Mahmoud Zahhar, a senior Hamas figure, was being ever so slightly disingenuous when he told the BBC that his movement would not attempt to halt the talks between Mahmoud Abbas and Benjamin Netanyahu because in any case they are bound to die a natural death on their own.
Hamas has in fact reacted with its habitual brutality to the latest sign, however tentative, of Palestinian willingness to reach an accommodation with Israel. And in the event that, despite the PLO's political impotence and long-standing obduracy, the talks do not peter out as predicted, Hamas knows what to do. Like every Palestinian rejectionist movement dating back to 1917, it routinely disposes of Arabs whom it accuses of "collaboration" with Zionism; and it surely has Abbas, whom it has declared "not authorized to negotiate on behalf of the Palestinian people," in its sights.
Historically, of course, Hamas has found it efficacious to slaughter not only moderate Arabs but civilian Israeli Jews, thereby instigating IDF retaliations that in turn engender Palestinian casualties and thus insure that no one will be in the mood to talk peace. Between the signing of the Oslo Accords in September 1993 and the PLO's launching of the second intifada in September 2000, Hamas carried out dozens of suicide bombings. Earlier this month, it claimed "credit" for the drive-by murders of four Israelis in the West Bank. Since the talks have gotten under way, it has subcontracted Gaza-initiated terror to the so-called Popular Resistance Committees, which have escalated the number of rockets being lobbed into Israel. To the degree that the Abbas-Netanyahu talks create a perception of optimism, the peril of Hamas terrorism will increase exponentially.
What does Hamas want? Precisely what it says it wants: to establish the point that it and not the Fatah faction led by Abbas speaks for the Palestinian polity, and that it will not be obligated by any deal Abbas may strike with Netanyahu. As far back as 1974, the Islamists vehemently opposed the plan, adopted at Yasir Arafat's initiative, authorizing the PLO leadership to use tactical flexibility in its approach to liberating Palestine. As far as Hamas was concerned, Arafat's chosen means—destroying Israel through a combination of guile, negotiations, and episodic violence—was both too chancy and an affront to Muslim pride.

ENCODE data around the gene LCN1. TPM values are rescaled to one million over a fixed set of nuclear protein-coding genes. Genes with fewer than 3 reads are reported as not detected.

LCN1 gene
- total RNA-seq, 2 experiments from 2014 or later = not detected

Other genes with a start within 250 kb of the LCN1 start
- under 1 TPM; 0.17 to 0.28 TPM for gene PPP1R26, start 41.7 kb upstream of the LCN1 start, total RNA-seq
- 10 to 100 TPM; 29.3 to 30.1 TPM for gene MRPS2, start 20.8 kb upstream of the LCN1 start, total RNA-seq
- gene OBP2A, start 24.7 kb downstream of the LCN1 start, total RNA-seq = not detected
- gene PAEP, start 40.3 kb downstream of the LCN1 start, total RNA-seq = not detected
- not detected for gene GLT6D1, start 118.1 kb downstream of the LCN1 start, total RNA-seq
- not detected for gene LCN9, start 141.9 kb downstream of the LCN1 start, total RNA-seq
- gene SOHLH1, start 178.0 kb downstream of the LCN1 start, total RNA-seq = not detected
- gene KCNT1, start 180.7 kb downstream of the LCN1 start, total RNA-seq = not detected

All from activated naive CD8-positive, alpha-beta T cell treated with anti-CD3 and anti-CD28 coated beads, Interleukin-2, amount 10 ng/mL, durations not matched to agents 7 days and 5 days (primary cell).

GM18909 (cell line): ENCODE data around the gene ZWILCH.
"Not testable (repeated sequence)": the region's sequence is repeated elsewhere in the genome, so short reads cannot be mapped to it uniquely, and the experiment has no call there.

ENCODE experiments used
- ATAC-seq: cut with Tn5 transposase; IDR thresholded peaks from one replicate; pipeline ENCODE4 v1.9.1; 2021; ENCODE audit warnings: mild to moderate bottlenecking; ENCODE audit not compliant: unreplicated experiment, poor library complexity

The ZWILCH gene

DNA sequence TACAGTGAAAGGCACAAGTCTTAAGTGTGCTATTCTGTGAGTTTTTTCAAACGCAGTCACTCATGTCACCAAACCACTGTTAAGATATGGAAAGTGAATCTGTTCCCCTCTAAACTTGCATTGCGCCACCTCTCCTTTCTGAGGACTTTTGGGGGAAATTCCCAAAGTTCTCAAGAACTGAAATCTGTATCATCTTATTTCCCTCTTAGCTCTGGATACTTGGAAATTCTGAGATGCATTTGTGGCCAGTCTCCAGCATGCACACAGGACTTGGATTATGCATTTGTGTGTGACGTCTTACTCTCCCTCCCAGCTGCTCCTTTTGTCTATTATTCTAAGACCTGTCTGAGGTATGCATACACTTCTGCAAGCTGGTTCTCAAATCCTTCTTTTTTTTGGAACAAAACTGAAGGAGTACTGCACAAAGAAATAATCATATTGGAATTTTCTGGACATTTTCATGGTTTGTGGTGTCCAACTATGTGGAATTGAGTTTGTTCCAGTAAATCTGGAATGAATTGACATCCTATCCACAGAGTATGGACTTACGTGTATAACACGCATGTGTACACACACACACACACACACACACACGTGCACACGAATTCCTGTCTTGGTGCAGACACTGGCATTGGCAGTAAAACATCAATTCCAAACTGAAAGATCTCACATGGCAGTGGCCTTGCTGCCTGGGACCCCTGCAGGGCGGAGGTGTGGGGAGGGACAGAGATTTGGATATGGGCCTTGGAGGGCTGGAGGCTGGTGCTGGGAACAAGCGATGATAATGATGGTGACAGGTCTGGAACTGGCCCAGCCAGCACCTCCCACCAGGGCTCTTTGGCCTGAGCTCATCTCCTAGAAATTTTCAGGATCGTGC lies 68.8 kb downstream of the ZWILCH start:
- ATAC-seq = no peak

For his part, Abbas insists that his own faction, the PLO, is fully committed to the twin demands that Israel withdraw to the 1949 armistice lines and that millions of Arab refugees be allowed to "return" to Israel proper, and is fully adamant in its rejection of Israel's legitimacy as a Jewish state. But for Hamas, all this is beside the point. Unlike the PLO, Hamas is sworn never to become or to behave solely as a political movement, never to lose sight of the religio-political nature of the conflict, never to diminish the role of jihad in taking Palestine back for the Muslims, and never to abjure anti-Semitic incitement in its "battle against the Jews."
To be sure, Hamas is not a monolithic movement. Some of its Gaza-based leaders want to avoid another Operation Cast Lead and the concomitant possibility, albeit remote, of an outright IDF takeover that could result in a re-imposition of Palestinian Authority rule in Gaza. Ideologically, however, Hamas remains of one mind, seeing itself as the Islamist vanguard in Palestine and an integral component of the greater Muslim ummah. It is in line with this ideology that the movement denigrates women, indoctrinates religious fanaticism in youngsters, and haughtily casts aside such frills as elementary civil liberties.
None of this has deflected Western media from their fixation on the "real" threat to peace: namely, the September 26 expiration of Israel's self-imposed moratorium on West Bank housing construction. Regardless of how that issue is finessed in order to keep the negotiations ambling along, the actual looming threat lies elsewhere: in well-founded doubts as to the genuineness of the PLO's moderation, and in the bedrock certainty of Hamas's violent rejectionism.
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